THE BLACK PANTHERS: Vanguard of the Revolution

2015; written and directed by Stanley Nelson; 115 mins

Black Power was like so many half-heard-about groups when I was a kid. Always represented as an anomalous, uncouth, violent, disruptive group to be lumped in with the IRA, unions and other peoples’ kids in supermarkets. When and how my opinions were opened up on the Panthers, I’m not sure but certainly Göran Hugo Olsson‘s hugely underrated found footage documentary, Black Power Mixtape: 1967-1975 was a major catalyst. There is a rich and vibrant cinematic history on the subject of the Civil Rights movement, going way back to Agnès Varda‘s short doco, Black Panthers, from 1968 (beautiful footage from which which is used a lot and very well here). Here is a really solidly put together addition to the canon, succeeding at being an overall history of the equally fiery rise and fall of this truly revolutionary group. Continue reading


1981; directed by Andrzej Wajda; written by Aleksander Scibor-Rylski; 147 mins

[Sorry, couldn’t find a suitable English language clip or trailer]

With the passing, late last year, of director Andrzej Wajda, and with Cannes 2017 well underway, I thought it time to check out Palme d’Or winner Man of Iron – interestingly, the only sequel ever to win the prize. Previously, I had only seen Wajda’s 1958 masterpiece, Ashes and Diamonds and beyond that, my knowledge of Polish cinema is pretty poor, so let’s delve in… Continue reading


2004; directed by Werner Herzog; 87 mins

[Sorry the trailer’s in German, that is the only trailer I could find]

In lieu of There Will Be Blood (because my DVD was shagged), the 100th review on Reading Films will be of my second favourite Herzog film – after 1972’s Aguirre, the Wrath of God. A neglected documentary, released thirteen years ago and never mentioned except in passing in any retrospective of the director. This, I think, is his most positive, heartwarming and emotionally fulfilling film. Continue reading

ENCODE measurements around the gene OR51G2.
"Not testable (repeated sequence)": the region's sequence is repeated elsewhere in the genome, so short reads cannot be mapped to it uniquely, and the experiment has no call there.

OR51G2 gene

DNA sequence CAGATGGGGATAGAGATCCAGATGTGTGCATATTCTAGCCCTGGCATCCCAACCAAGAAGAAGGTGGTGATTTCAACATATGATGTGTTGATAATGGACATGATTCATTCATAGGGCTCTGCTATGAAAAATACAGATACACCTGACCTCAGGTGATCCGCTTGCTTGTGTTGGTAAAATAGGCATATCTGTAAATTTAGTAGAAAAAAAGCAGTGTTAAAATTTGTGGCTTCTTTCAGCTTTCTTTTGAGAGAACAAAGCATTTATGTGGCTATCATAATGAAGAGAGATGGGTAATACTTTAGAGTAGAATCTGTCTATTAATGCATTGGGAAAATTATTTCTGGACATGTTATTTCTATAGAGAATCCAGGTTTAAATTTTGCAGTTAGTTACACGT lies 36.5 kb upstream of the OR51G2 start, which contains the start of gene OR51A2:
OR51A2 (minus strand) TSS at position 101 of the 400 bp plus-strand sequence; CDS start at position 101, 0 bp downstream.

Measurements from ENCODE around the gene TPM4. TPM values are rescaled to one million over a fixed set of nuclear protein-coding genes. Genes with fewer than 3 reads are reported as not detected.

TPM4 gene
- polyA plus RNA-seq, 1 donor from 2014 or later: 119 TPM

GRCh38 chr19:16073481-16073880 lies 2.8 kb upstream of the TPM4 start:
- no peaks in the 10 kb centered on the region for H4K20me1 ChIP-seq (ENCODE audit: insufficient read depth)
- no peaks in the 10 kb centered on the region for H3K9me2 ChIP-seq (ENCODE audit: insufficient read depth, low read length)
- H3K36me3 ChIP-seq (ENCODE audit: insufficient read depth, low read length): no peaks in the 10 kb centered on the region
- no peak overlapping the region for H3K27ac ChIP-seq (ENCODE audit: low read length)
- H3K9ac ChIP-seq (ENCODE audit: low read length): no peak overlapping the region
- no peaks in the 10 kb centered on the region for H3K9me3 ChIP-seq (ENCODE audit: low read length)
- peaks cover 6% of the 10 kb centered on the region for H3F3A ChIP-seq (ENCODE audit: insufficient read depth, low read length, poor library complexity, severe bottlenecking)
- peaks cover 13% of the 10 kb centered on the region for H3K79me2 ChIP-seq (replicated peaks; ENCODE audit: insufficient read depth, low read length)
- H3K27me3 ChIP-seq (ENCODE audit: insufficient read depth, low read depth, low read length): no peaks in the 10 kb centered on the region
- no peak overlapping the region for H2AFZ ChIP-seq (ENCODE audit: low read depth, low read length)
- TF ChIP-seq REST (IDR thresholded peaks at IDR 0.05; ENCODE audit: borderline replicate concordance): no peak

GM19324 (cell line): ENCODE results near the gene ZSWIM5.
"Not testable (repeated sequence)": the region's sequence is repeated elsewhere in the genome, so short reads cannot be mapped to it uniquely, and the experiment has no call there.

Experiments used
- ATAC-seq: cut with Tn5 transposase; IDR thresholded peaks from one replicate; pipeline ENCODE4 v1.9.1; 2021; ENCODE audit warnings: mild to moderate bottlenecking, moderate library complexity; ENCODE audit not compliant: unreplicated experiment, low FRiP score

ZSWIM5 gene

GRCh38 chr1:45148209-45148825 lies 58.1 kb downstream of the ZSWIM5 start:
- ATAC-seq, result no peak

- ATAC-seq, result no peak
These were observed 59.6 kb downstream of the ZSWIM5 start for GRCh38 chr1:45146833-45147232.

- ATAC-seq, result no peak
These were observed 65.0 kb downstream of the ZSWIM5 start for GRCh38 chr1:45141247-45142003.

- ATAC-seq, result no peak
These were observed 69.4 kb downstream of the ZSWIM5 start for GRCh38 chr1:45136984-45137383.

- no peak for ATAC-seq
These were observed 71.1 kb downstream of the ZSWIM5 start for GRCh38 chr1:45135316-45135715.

2012; directed by Mark Corvino and Jeff Howlett; 92 mins

Rock & Roll: that’s the thing most punk rockers seem to say when the subject is broached as to what makes them punk. They almost inevitably say they just wanted to make Rock & Roll music. That’s not the only connection this film has with the great pantheon of rockumentary filmmaking, though… Continue reading

CRISIS: Behind a Presidential Commitment

1963; by Robert Drew; 52 mins

A bolder, much more confidently made documentary from Drew Associates with better sync-sound and more clarity and accuracy with the cameras of Richard Leacock, James Lipscomb, D.A. Pennebaker and Hope Ryden. Perhaps because they were given unprecedented access to the inner workings of the White House, they naturally upped their game. However, they had also not really stopped working since their 1960 experiment, Primary, thus, the quality of this film and it’s makers is far superior. Continue reading


1969; directed by Marcel Ophüls; written by André Harris and Marcel Ophüls; 251 mins

Part One – The Collapse (l’effondrement): A look at the French experience during WWII, singling out the town of Clermont-Ferrand which was, temporarily after the Nazi invasion, the seat of government for Petaín and the Vichy government. The first half of the film concerns itself with the downfall of France from 1940 to 1942, the attitudes of the people and British betrayal* that led to the split and the rise of the resistance. Continue reading


2013; directed by Gianfranco Rosi; 91 mins

“I come across like a slut.” says one table dancer as she does her make-up. “It accentuates you” replies her colleague in a manner that suggests this conversation is a regular occurrence. Then out they go, from the cramped back area, filled with empty trays and stock to go and gyrate on top of a cramped looking bar to be occasionally ogled by half-interested young men. Continue reading